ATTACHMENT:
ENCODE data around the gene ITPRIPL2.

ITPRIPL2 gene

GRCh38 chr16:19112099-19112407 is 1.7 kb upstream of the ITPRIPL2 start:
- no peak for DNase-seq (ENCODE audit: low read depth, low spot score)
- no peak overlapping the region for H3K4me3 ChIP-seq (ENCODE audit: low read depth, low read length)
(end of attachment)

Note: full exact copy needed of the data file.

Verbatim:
ENCODE data around the gene ITPRIPL2.

ITPRIPL2 gene

GRCh38 chr16:19112099-19112407 is 1.7 kb upstream of the ITPRIPL2 start:
- no peak for DNase-seq (ENCODE audit: low read depth, low spot score)
- no peak overlapping the region for H3K4me3 ChIP-seq (ENCODE audit: low read depth, low read length)